Not All Business Trips Are The Same
There is a common perception, brought on by the ions of marketing by the video equipment vendors, that video conferencing is an effective substitute for business travel. And, with the increasing pains of air travel – longer security lines and hassles, more delays, fewer flights to fewer destinations – this is often considered to be a growing likelihood. Our research shows that some trips are more substitutable than others.
This perspective is reviewed in more detail in the Brockmann & Company’s recently published report, The Value of Video Communications which highlighted several important insights about how business users perceive the economic value of video conferencing products and services. One of the more interesting results from this research which was based on the perspectives of nearly 300 users who were asked to compare the high definition video conferencing sessions’ substitutable value for three distinct classes of popular business trips:
- The week-long trip typically involves an inter-continental sojourn with 5,000 miles each way lasting at least three days of being out-of-the-office. As well, at least 8 hours of meetings or collaborations are expected while traveling.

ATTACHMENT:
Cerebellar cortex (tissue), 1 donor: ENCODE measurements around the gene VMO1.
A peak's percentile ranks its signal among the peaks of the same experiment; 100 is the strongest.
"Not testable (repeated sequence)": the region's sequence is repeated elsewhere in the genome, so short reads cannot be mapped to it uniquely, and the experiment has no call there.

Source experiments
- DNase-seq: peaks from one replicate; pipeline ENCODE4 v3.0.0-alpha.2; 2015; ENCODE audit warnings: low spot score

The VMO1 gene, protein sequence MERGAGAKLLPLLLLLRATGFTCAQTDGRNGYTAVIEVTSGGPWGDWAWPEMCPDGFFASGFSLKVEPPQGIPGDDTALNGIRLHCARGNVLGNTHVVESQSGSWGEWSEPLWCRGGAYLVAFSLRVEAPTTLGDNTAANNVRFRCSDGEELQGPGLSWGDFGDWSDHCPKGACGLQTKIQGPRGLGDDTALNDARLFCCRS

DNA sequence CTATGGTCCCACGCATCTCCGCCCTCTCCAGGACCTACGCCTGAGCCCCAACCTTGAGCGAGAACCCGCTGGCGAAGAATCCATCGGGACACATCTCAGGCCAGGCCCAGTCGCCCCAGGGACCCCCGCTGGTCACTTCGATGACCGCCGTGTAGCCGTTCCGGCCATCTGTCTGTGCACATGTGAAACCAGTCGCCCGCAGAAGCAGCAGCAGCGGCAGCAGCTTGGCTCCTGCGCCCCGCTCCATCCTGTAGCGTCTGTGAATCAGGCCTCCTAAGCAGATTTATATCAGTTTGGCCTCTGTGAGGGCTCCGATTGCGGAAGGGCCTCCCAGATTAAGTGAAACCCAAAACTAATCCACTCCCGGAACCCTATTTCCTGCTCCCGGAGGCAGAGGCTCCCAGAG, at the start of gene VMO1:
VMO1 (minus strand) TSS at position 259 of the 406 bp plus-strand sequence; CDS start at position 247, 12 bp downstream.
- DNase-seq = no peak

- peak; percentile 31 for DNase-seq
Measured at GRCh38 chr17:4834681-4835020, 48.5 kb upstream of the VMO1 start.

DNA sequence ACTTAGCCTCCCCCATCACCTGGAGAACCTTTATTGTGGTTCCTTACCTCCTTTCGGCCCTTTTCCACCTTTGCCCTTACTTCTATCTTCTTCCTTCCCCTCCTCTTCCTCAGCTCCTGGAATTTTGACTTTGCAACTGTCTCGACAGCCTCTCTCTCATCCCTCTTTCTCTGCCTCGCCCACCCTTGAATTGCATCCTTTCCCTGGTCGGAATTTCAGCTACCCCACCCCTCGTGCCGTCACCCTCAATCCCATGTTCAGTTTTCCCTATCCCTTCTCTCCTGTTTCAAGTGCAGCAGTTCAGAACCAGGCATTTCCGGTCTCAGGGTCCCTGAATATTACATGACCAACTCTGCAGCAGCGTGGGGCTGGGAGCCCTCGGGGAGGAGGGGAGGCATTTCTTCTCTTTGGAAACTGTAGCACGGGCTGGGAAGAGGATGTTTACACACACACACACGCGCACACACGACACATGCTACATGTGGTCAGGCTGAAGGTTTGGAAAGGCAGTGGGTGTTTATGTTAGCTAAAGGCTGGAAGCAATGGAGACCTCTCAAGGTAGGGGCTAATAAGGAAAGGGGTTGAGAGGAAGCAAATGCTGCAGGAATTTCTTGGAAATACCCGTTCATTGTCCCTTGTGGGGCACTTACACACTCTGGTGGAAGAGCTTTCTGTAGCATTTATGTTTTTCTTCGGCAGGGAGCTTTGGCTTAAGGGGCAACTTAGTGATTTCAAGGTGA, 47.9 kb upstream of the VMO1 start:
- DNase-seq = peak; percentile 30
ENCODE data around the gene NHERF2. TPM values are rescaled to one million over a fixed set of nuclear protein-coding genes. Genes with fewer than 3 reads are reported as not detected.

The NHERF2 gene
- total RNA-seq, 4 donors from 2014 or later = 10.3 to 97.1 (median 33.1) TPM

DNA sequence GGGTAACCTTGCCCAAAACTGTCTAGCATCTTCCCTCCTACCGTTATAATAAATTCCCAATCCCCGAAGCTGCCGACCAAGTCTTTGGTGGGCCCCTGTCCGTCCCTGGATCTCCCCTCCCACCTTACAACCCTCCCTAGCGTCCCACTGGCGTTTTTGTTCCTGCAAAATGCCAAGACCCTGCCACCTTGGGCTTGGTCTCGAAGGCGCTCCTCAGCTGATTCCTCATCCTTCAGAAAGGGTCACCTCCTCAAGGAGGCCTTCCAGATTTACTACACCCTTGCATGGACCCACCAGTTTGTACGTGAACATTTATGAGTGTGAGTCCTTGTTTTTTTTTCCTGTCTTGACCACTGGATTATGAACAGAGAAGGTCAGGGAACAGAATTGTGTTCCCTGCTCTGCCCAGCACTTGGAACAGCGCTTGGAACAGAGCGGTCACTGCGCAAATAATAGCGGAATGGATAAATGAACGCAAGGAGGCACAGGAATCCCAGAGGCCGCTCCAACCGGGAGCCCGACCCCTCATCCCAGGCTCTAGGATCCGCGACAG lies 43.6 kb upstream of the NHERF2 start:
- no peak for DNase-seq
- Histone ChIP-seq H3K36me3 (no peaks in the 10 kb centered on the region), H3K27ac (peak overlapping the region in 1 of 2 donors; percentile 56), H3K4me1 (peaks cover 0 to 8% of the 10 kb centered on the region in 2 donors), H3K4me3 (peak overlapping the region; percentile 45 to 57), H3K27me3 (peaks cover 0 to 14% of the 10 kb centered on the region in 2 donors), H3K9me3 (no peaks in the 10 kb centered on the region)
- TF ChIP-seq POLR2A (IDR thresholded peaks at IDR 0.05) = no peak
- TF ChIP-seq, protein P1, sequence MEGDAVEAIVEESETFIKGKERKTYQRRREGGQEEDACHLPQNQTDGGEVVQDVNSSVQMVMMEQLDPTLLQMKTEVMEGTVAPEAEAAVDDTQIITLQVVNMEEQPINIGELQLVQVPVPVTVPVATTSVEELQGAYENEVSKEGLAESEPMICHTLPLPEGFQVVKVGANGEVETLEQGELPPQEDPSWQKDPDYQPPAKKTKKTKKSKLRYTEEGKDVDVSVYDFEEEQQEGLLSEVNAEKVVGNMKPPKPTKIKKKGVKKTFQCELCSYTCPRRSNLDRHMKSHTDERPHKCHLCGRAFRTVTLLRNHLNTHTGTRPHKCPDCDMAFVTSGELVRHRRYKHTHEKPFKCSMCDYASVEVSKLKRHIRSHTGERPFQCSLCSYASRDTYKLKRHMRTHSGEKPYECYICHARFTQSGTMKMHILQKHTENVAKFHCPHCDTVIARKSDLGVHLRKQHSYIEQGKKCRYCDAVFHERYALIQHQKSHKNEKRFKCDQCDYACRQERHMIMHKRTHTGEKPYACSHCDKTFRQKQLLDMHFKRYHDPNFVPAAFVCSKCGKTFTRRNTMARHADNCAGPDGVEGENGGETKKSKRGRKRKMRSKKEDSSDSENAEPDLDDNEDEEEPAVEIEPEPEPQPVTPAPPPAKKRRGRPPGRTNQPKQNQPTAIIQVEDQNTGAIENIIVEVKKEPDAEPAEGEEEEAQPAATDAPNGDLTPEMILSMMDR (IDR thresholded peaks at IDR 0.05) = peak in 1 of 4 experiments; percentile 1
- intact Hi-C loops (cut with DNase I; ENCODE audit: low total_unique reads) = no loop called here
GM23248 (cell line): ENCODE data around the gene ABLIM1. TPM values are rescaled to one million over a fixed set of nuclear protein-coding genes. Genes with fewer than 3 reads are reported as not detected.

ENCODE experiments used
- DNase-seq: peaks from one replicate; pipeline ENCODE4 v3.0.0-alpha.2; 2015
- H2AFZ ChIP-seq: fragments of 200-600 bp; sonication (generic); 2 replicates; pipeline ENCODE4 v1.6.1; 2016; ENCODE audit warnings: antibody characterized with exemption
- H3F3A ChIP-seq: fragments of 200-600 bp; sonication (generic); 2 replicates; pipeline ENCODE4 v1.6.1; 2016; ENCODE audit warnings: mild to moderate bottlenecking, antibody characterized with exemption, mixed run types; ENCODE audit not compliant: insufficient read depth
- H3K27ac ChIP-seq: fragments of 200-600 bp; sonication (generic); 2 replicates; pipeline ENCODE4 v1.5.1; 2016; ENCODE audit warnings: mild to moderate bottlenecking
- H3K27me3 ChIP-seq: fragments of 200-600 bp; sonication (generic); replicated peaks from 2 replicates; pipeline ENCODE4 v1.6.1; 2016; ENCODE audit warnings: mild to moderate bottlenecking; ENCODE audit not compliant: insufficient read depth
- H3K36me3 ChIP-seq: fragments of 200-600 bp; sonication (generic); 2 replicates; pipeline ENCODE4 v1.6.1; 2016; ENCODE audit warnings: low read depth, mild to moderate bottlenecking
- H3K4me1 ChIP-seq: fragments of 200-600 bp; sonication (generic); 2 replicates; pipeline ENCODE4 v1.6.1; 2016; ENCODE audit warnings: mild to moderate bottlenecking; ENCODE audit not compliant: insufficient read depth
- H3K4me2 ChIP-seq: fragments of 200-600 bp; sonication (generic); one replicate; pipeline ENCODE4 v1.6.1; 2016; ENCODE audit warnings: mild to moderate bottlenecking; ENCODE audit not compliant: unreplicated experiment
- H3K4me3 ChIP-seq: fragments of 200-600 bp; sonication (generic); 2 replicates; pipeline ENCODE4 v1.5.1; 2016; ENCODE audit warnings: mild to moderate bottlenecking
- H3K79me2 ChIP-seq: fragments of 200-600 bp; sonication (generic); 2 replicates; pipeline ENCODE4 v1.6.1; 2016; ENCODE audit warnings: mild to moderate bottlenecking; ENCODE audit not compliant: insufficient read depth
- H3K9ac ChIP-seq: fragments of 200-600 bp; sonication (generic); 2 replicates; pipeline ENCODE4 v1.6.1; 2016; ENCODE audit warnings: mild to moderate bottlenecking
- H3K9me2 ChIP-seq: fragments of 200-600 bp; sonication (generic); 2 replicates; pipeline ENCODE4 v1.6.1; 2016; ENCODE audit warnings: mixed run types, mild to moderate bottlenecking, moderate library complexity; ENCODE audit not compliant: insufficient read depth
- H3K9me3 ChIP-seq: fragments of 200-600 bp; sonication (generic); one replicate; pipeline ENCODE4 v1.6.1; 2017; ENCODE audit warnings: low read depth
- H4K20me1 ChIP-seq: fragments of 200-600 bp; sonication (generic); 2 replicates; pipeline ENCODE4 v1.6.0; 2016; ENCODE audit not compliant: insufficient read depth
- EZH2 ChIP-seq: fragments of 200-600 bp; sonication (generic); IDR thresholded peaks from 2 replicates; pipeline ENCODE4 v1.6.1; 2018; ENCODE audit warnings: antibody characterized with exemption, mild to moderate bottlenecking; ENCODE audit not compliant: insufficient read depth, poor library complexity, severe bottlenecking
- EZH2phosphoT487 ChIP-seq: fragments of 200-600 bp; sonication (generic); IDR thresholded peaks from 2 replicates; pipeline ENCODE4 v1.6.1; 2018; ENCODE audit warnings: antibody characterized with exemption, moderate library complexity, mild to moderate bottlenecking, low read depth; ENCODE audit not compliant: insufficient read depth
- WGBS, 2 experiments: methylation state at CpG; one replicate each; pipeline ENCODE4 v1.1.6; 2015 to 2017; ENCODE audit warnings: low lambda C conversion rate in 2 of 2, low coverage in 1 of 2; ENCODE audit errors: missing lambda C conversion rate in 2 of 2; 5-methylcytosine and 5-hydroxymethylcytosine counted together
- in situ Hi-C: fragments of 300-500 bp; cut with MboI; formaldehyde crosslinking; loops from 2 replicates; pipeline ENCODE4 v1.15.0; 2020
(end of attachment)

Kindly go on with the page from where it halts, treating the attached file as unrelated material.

- The overnight trip is the regional business trip consisting of 500 miles each way and a typical 3-hour meeting.
- The day trip involves 50 miles each way and involves a one-hour meeting or collaboration.
When we compared the substitution price with the actual cost of the business trip, it gets really interesting. Users are willing to pay more to substitute the shorter trips than the longer trips:
- For day trips, respondents are willing to pay 6 x more for the video session than the actual cost of the day trip.
- For overnight trips, users are willing to pay about the cost of the overnight trip.
- For week-long trips, the panel is willing to pay only 50% of the actual cost of the week-long trip.
This result shows that despite the increasing pains of long distance air travel, users prefer them as strategic and periodic breaks from the routine of daily business. Inter-continental video communications does require adherence to unorthodox sleep patterns. For example, meetings that begin at 10 am in Frankfurt Germany, begin at 4 am in New York and 1 am in Los Angeles.
In some respects, the pain of air travel pales in comparison to the pain of local travel. Sitting in traffic, accounting for tolls and parking fees not to mention the completion of the travel expense form all work to increase the value of the substitution. So, instead of looking to video conferencing as a replacement for the corporate jet, we should look to it as the replacement of the local visit.
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